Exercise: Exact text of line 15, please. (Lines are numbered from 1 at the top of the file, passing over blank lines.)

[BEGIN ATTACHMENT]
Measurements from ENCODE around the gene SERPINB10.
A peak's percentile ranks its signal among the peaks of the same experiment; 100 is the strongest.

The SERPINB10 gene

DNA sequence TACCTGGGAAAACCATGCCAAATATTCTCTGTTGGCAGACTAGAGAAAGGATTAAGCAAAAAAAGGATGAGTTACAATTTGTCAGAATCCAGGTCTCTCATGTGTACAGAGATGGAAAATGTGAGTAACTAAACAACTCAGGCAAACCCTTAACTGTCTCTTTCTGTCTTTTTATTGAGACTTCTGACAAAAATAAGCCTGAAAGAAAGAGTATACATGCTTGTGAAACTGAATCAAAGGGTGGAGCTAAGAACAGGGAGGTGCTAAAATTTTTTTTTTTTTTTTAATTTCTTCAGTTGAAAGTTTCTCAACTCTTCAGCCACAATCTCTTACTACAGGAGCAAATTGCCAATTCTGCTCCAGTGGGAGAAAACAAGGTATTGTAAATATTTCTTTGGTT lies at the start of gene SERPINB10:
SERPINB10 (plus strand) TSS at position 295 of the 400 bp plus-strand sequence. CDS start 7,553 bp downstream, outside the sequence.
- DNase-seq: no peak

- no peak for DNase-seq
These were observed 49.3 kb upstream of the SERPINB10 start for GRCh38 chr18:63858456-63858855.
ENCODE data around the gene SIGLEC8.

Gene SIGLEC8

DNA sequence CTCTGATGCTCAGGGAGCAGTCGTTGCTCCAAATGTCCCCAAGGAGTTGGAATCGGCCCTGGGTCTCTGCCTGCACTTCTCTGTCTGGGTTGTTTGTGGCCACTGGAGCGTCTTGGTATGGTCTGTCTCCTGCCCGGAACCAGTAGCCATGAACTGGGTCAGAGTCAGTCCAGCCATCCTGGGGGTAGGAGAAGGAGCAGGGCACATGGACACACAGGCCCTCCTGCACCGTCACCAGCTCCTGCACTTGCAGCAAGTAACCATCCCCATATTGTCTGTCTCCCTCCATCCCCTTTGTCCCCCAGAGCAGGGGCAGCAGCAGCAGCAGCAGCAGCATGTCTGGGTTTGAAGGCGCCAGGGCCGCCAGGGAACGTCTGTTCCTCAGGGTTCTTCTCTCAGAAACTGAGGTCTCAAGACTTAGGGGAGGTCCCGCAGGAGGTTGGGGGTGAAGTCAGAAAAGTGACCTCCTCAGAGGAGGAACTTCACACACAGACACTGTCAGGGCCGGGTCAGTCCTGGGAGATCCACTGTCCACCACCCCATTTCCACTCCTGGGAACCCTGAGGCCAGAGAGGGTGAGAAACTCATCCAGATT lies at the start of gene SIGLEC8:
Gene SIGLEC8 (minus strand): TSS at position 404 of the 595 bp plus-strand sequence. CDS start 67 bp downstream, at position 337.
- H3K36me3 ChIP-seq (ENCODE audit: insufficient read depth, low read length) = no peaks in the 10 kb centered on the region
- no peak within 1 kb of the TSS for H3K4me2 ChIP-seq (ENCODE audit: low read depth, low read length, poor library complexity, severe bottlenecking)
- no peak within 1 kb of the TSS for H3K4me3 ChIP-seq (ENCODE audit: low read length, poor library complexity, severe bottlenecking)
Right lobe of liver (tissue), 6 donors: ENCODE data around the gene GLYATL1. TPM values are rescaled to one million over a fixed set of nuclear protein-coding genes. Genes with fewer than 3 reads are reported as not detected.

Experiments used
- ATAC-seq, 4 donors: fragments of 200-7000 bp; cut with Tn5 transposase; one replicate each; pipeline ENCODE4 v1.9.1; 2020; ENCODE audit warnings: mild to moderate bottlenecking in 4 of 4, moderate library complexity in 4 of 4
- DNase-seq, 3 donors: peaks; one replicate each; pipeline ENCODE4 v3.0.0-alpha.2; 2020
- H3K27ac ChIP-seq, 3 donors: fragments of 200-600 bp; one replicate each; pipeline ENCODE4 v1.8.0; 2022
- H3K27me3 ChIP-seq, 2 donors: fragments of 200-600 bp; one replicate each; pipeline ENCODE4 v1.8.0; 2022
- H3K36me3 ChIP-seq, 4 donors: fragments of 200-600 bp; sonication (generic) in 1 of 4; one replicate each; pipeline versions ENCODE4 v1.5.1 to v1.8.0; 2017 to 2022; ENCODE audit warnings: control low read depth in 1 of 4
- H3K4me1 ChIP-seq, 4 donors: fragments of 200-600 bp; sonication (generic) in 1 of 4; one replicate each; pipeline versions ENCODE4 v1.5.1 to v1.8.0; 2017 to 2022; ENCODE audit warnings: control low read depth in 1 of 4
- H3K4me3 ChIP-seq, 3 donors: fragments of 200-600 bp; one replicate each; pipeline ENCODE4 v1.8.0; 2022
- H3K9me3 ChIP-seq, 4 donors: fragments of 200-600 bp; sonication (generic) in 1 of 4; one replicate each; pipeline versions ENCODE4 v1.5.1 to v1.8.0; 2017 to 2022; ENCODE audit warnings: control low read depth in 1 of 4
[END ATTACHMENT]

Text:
- no peak within 1 kb of the TSS for H3K4me3 ChIP-seq (ENCODE audit: low read length, poor library complexity, severe bottlenecking)